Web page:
Myth #1 Meditation is concentration
Meditation is actually de-concentration. Concentration is a benefit of meditation. Concentration requires effort and meditation is absolute relaxation of the mind. Meditation is letting go, and when that happens, you are in a state of deep rest. When the mind is relaxed, we can concentrate better.
Myth #2 Meditation is for old people
Meditation is universal and adds value to lives of people of all age groups. One can start mediating at the age of eight or nine. Just like a shower keeps the body clean, meditation is like the shower for the mind.
“After practicing meditation, I do not get as angry as before,” shares Sandra, a middle school student. “Just a few minutes of meditation keeps me calm all day,” shares 19-year-old Karan, another young mediator. “Meditation gives me the zeal and enthusiasm to spread positivity around me,” shares a 25-year-old.
Myth #3 Meditation is like hypnotizing yourself
Meditation is an antidote for hypnosis. In hypnotism, the person is not aware of what he or she is going through. Meditation is complete awareness of each and every moment. Hypnotism takes the person through the same impressions that are in his mind. Meditation frees us from these impressions so that our consciousness is fresh and clear. Hypnotism increase metabolic activity, meditation reduces it. “Those who practice pranayama and meditation regularly cannot be hypnotized easily,” says Sri Sri Ravi Shankar.
Myth #4 Sit in the lotus posture to meditate
The Patanjali yoga sutras are perhaps one of the most scientific and detailed study that man has produced dealing with the nature of the mind. “Sthirasukhamasanam,’’ a yoga sutra by Patanjali explains that while meditating it is more important to be comfortable and steady. This helps us to have a deeper experience in meditation. You can sit cross-legged, on a chair, in a sofa – it is fine. Yet when you start your meditation it is good to maintain a posture where the spine is erect and head, neck and shoulders are relaxed.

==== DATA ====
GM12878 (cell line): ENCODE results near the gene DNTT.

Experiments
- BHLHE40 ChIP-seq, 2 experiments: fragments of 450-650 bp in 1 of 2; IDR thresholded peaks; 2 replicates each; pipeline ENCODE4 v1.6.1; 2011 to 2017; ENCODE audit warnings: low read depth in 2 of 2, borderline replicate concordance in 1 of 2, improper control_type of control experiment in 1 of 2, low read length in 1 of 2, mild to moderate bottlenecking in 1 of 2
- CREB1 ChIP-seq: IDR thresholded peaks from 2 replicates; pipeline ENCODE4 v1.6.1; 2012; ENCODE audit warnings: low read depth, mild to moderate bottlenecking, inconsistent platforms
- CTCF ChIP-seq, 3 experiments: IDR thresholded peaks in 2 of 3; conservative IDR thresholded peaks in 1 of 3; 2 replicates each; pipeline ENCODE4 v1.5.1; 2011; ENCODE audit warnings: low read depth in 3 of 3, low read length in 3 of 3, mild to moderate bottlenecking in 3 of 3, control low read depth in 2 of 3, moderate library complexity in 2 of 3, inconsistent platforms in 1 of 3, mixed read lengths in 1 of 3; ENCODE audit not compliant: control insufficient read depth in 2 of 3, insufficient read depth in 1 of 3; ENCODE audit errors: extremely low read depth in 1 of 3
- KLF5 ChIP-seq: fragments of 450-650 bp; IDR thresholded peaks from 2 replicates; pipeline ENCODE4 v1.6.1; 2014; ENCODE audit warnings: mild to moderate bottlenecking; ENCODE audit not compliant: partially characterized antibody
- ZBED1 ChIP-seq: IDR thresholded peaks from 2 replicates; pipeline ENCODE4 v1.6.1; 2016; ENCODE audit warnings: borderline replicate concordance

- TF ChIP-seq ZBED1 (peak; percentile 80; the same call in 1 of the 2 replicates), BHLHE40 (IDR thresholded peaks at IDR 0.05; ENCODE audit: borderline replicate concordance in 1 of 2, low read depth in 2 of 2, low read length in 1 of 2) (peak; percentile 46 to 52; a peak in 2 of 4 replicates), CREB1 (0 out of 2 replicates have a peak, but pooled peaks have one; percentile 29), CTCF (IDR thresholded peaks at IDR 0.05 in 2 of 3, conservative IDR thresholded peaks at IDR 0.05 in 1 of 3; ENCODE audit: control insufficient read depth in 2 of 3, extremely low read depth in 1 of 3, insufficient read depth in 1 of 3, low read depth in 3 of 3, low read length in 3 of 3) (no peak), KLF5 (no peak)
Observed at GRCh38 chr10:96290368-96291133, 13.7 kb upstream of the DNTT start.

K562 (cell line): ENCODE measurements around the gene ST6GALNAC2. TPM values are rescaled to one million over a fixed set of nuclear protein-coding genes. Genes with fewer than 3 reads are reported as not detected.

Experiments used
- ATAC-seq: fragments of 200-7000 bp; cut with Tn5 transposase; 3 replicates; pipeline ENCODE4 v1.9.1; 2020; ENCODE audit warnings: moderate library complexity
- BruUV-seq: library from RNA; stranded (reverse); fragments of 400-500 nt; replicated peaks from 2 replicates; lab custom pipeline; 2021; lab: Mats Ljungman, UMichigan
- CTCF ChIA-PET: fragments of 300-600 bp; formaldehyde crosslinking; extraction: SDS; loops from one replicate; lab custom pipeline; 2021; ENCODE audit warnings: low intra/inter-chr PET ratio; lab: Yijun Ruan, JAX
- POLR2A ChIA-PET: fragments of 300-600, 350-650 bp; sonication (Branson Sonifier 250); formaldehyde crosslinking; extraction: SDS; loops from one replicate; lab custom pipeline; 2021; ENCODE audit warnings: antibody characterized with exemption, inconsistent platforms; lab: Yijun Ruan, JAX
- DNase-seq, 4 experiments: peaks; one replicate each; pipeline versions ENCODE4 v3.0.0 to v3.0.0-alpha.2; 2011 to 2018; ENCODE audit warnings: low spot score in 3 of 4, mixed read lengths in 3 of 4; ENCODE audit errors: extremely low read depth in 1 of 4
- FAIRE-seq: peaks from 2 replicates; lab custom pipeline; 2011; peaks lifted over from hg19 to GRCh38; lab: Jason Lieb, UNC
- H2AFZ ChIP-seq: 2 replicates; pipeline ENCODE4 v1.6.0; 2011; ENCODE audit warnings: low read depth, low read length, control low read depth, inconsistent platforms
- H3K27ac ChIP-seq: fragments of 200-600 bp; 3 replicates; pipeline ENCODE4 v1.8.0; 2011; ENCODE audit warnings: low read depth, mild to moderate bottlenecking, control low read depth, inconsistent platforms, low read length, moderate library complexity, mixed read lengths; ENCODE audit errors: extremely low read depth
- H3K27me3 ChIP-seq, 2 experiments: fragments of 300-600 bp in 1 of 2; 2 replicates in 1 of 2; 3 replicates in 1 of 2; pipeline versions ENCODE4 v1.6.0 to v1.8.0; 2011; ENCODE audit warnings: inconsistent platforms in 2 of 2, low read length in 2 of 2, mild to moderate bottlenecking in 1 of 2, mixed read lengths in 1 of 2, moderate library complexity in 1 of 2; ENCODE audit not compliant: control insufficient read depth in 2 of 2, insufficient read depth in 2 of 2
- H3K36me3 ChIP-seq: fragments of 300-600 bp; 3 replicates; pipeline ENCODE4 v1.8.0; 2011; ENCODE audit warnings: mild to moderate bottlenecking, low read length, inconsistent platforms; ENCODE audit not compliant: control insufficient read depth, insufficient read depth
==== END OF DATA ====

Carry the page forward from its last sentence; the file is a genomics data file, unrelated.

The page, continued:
Myth #5 Meditation is a way of running away from problems
On the contrary, meditation empowers you to face problems with a smile. Skills develop in us to handle situations in a pleasant and constructive manner through yoga and meditation. We develop the ability to accept situations as they are and take conscious action instead of brooding over the past or worrying about the future. Meditation nurtures inner strength and self-esteem. It acts like an umbrella during rainy days. Challenges will arise, but we can still move ahead with confidence.Myth #6 Meditation, a religious practice
Yoga and meditation are ancient practices that transcend all religions. For meditation, there is no bar on any religion. In fact, meditation has the ability to bring religions, nations and faiths together. Just like the sun shines for everyone, and the wind blows for everyone, meditation benefits everyone. “We encourage people from all backgrounds, religions and cultural traditions to come together and meditate in a spirit of celebration,” says Sri Sri Ravi Shankar.
Myth #7 Meditation is thought control
Thoughts do not come to us by invitation. We become aware of them only after they have arrived! Thoughts are like clouds in the sky. They come and go on their own. Trying to control thoughts involves effort and the key to a relaxed mind is effortlessness. In meditation, we do not crave for good thoughts nor are we averse to bad thoughts. We simply witness and eventually transcend thoughts and move into that deep inner silent space.
We hope they help to bring greater clarity on the effect and the benefits of meditation in your lives and reinforce the need to meditate. Meditate Now
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